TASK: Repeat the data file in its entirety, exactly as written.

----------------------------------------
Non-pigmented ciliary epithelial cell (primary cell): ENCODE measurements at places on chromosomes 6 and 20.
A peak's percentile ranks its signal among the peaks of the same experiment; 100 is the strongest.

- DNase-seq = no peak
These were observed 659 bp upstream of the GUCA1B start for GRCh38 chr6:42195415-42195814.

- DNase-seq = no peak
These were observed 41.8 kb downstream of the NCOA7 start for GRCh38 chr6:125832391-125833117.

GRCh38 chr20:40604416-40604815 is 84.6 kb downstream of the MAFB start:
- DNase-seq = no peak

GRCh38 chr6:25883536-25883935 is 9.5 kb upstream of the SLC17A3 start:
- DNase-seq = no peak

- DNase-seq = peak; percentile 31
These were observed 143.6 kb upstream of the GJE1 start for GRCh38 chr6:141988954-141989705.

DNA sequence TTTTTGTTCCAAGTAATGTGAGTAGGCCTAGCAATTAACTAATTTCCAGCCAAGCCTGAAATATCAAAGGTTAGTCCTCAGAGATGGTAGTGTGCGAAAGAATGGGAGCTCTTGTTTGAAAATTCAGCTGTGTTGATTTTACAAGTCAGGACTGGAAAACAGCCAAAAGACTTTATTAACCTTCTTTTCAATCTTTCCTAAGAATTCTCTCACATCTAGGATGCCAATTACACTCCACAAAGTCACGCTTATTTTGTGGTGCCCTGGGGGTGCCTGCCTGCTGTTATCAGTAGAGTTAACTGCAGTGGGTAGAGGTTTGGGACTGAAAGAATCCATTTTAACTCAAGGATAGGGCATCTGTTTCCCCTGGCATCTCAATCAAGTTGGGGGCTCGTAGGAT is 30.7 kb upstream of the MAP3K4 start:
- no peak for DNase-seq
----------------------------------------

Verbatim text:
Non-pigmented ciliary epithelial cell (primary cell): ENCODE measurements at places on chromosomes 6 and 20.
A peak's percentile ranks its signal among the peaks of the same experiment; 100 is the strongest.

- DNase-seq = no peak
These were observed 659 bp upstream of the GUCA1B start for GRCh38 chr6:42195415-42195814.

- DNase-seq = no peak
These were observed 41.8 kb downstream of the NCOA7 start for GRCh38 chr6:125832391-125833117.

GRCh38 chr20:40604416-40604815 is 84.6 kb downstream of the MAFB start:
- DNase-seq = no peak

GRCh38 chr6:25883536-25883935 is 9.5 kb upstream of the SLC17A3 start:
- DNase-seq = no peak

- DNase-seq = peak; percentile 31
These were observed 143.6 kb upstream of the GJE1 start for GRCh38 chr6:141988954-141989705.

DNA sequence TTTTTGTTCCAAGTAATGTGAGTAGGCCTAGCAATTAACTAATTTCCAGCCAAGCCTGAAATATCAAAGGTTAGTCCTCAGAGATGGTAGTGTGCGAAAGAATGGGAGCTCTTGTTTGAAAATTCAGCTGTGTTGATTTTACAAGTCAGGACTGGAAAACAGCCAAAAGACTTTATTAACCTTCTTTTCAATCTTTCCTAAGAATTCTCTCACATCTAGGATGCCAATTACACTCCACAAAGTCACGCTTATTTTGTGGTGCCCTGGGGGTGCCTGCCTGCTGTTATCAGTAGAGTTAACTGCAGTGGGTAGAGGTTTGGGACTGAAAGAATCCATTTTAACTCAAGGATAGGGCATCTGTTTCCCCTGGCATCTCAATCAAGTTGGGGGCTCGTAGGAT is 30.7 kb upstream of the MAP3K4 start:
- no peak for DNase-seq